This is also another striking difference between metagenomics and related microbiological sampling and study strategies and how multicellular eukaryotes are most often studied. No ecologist would normally need to describe the probability of mistaking a sample derived from a white-tailed deer with that from a human, yet here, because of the way the databases used for comparison and identification are structured, consideration of roadkill rates (and roadside clean-up efforts, presumably) are required to refine the raw identifications derived from comparisons of DNA sequences. 

Existing tools for major steps in the environmental-sample-to-phylogeny experimental pipeline are difficult to use and make work together, thus: 
This is why our objective was to build a complete pipeline for homology-based taxonomic labeling of metagenomic reads that was self-contained and guided the user from data acquistion and QC, to database searches, and finally, actual metagenomic analyses. We demonstrate that the classification performance of our solution is on par with currently available applications...
Our second goal was to perform a eukaryotic metagenomic study on the organic matter collected on an automobile's windshield. Specifically, we were interested in addressing two questions: Can one identify eukaryotic taxa from random reads generated by the next-generation sequencing technology from environmental samples? and Is it possible to contrast species abundance between geographic locations? While this pilot analysis provides positive answers to both questions, it also raises important issues and limitations. 
I leave it to you to read this excellent paper and see the "issues and limitations" they describe.
And I *love* their methods: 
The front bumper of a 2006 Dodge Caravan ("The Wanderer") was divided at the license plate into "left" (passenger side) and "right" (driver side), and was taped with a double-sided carpet tape. On top of the carpet tape, a 3M 5414 Water Soluble Wave Solder Tape was affixed, exposing its sticky side. The tapes were applied on June 23, 2007, at 6 am EDT in State College, Pennsylvania, and removed in tubes containing Tris EDTA buffer at 12 pm EDT in Manchester, Connecticut. New tapes were again applied in Portland, Maine, at 5 pm EDT and removed in Moncton, New Brunswick, at 12 pm EDT the following day.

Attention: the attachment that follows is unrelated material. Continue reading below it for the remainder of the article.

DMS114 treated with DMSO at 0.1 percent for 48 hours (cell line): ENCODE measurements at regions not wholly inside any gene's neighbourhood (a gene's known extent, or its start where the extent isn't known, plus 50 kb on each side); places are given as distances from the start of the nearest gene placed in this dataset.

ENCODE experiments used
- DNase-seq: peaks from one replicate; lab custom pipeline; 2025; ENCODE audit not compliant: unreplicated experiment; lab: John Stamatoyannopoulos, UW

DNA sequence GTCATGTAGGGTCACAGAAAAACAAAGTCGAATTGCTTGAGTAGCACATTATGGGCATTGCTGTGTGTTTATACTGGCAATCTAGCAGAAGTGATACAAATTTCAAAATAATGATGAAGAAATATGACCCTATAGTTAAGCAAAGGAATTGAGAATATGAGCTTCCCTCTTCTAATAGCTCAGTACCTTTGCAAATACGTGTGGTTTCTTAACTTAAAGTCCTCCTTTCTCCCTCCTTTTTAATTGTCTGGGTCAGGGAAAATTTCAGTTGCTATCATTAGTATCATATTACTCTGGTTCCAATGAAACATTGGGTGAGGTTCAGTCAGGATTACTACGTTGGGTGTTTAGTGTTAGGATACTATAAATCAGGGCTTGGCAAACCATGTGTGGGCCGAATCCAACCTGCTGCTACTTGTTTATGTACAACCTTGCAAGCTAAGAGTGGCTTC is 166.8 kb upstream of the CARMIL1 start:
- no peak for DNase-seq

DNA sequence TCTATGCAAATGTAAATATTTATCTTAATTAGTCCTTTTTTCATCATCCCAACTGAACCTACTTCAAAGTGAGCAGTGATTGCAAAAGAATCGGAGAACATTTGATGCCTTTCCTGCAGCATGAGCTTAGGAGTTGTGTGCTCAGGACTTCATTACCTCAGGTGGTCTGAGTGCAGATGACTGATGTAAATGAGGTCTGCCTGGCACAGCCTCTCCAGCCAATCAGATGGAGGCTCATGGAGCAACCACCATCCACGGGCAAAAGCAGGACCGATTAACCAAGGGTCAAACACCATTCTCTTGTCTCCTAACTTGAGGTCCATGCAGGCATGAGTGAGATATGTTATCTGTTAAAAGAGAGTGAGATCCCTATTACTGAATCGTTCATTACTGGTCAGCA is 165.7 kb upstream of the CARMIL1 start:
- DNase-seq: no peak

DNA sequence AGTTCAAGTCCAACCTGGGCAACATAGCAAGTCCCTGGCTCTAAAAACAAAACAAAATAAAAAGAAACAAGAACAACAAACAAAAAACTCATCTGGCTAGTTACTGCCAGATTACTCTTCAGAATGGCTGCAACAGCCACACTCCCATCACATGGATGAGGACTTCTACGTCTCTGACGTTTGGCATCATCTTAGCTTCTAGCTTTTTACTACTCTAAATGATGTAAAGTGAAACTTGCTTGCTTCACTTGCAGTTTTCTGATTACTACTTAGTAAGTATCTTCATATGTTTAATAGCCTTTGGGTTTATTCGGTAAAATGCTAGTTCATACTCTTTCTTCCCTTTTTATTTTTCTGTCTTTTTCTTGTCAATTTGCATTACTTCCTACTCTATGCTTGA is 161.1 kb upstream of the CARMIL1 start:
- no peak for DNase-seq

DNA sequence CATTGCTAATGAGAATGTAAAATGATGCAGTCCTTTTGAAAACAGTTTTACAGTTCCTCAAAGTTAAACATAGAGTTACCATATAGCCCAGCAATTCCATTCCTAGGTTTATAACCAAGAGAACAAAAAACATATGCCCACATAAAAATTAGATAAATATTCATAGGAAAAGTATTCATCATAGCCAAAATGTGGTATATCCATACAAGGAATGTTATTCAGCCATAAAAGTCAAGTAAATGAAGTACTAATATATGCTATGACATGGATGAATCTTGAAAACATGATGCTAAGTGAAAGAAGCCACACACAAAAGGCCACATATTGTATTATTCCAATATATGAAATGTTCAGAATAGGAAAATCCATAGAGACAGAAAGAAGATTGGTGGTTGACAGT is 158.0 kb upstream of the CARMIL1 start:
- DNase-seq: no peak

Note that they named the vehicle (with a pretty good name, in my opinion), and they describe "left" and "right" in opposition to the common standard among drivers - their description is based on a person standing in front of the vehicle, facing the windshield; their "left" is the vehicle's starboard side, and "right" is port. It's extremely unlikely "The Wanderer" is a right-hand-drive vehicle.

Their software is web-based and available at:

Thursday, July 19, 2012

Su et al. 2011

Su, C., Lei, L., Duan, Y., Zhang, K.-Q., Yang, J., 2011. Culture-independent methods for studying environmental microorganisms: methods, application, and perspective. Applied Microbiology and Biotechnology 93, 993-1003.

These authors provide a summary overview of the more recently-developed culture-independent methods and their use in studying microbial communities. Figure 1 shows the basics of each of several methods, that all start with the collection of an environmental sample (e.g. soil, water, mouth swab, etc.), and end with data analysis and evalution dependent on the hypotheses of the study.

(I'm not going to post Figure 1 here, I'm not interested in violating copyright)

In the introductory part of the review, these authors provide a list and a taxonomy of these methods.
·         DGGE/TGGE (denaturing/temperature gradient gel electrophoresis)
·         SSCP (Single-strand-conformation polymorphism)
·         RFLP (restriction fragment length polymorphism)
·         T-RFLP (terminal restriction fragment length polymorphism)
·         qPCR (quantitative PCR)

·         FISH (fluorescence in situ hybridization)
·         Microarray
·         Raman microspectroscopy
      NanoSIMS (nano-scale secondary ion mass spectrometry
     NGS (Next Generation Sequencing)  

The field of metagenomics is described apart from these methods, as a broad category of investigations of microorganisms in mixed, uncultured communities.

I found this paper a useful introduction to some of the terminology and methodology of environmental microbiology. At the moment, it seems unlikely I will be citing this paper directly, but its reference list will be useful, and I might want to re-read this in a few months, when I have gained some more familiarity with key concepts.